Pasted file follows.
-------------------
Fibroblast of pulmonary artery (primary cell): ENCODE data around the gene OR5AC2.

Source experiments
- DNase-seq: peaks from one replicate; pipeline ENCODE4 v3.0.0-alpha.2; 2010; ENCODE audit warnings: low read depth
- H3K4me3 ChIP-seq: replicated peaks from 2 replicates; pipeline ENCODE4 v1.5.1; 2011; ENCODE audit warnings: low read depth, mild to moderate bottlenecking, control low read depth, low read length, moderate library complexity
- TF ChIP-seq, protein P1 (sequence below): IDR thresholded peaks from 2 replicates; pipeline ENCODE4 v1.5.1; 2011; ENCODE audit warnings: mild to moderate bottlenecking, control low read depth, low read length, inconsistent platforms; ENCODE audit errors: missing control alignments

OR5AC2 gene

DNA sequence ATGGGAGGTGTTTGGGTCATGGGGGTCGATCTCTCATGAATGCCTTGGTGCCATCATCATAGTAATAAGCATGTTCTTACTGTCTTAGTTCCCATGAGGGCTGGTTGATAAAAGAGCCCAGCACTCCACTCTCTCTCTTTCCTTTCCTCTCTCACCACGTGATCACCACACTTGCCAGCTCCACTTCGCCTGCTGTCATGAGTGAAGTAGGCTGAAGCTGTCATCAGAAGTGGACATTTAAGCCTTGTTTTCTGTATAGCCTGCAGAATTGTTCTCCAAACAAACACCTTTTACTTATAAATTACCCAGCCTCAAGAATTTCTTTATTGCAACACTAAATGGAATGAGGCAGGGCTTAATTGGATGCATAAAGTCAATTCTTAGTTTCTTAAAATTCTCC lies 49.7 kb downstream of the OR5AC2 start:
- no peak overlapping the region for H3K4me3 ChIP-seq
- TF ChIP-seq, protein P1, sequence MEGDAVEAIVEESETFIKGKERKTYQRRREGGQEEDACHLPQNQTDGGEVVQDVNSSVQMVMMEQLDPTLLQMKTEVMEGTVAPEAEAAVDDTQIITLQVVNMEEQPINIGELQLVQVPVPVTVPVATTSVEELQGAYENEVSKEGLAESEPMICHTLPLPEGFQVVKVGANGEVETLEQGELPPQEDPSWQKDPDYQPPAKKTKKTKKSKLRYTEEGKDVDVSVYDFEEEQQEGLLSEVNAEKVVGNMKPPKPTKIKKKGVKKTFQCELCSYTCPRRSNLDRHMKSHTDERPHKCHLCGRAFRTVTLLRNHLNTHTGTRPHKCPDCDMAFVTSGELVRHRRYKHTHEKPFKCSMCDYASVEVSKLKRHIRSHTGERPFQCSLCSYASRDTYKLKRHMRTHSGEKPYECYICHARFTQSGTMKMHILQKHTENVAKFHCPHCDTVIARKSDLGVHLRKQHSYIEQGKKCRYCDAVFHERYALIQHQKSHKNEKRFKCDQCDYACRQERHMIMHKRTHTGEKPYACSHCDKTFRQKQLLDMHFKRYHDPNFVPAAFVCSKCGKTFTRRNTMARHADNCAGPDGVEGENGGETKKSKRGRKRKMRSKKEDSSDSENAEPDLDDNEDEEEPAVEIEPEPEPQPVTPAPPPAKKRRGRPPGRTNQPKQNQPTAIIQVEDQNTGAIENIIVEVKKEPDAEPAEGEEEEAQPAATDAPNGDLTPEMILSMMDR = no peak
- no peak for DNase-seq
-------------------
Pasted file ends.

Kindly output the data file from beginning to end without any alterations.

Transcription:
Fibroblast of pulmonary artery (primary cell): ENCODE data around the gene OR5AC2.

Source experiments
- DNase-seq: peaks from one replicate; pipeline ENCODE4 v3.0.0-alpha.2; 2010; ENCODE audit warnings: low read depth
- H3K4me3 ChIP-seq: replicated peaks from 2 replicates; pipeline ENCODE4 v1.5.1; 2011; ENCODE audit warnings: low read depth, mild to moderate bottlenecking, control low read depth, low read length, moderate library complexity
- TF ChIP-seq, protein P1 (sequence below): IDR thresholded peaks from 2 replicates; pipeline ENCODE4 v1.5.1; 2011; ENCODE audit warnings: mild to moderate bottlenecking, control low read depth, low read length, inconsistent platforms; ENCODE audit errors: missing control alignments

OR5AC2 gene

DNA sequence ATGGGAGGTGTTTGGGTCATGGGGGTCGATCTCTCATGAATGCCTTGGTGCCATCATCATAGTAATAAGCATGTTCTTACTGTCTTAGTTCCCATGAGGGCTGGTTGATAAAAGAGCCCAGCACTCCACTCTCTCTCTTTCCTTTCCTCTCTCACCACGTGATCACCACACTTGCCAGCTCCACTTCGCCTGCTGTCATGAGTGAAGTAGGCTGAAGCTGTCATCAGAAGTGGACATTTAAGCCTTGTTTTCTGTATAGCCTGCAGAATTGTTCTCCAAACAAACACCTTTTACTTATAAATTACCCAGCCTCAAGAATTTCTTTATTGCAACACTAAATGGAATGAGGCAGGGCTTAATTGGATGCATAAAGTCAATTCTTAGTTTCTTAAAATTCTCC lies 49.7 kb downstream of the OR5AC2 start:
- no peak overlapping the region for H3K4me3 ChIP-seq
- TF ChIP-seq, protein P1, sequence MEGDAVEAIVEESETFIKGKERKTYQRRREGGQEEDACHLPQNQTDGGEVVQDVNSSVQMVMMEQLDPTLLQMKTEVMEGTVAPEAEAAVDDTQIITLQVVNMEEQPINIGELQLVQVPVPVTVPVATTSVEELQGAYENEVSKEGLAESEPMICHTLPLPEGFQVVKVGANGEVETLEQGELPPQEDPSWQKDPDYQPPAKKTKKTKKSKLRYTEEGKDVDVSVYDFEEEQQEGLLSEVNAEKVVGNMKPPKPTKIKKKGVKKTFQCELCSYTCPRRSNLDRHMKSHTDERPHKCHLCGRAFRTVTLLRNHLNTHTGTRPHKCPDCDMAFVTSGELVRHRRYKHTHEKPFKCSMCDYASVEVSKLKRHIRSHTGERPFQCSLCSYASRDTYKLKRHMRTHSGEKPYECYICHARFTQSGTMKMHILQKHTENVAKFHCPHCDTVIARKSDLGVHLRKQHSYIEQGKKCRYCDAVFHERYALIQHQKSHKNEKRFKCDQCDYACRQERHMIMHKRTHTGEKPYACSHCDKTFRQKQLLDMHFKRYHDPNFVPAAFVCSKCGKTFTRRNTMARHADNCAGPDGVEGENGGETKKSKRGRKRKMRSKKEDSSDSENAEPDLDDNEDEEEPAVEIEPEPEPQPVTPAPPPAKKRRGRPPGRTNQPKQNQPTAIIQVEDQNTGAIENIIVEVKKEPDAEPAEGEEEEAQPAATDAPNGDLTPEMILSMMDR = no peak
- no peak for DNase-seq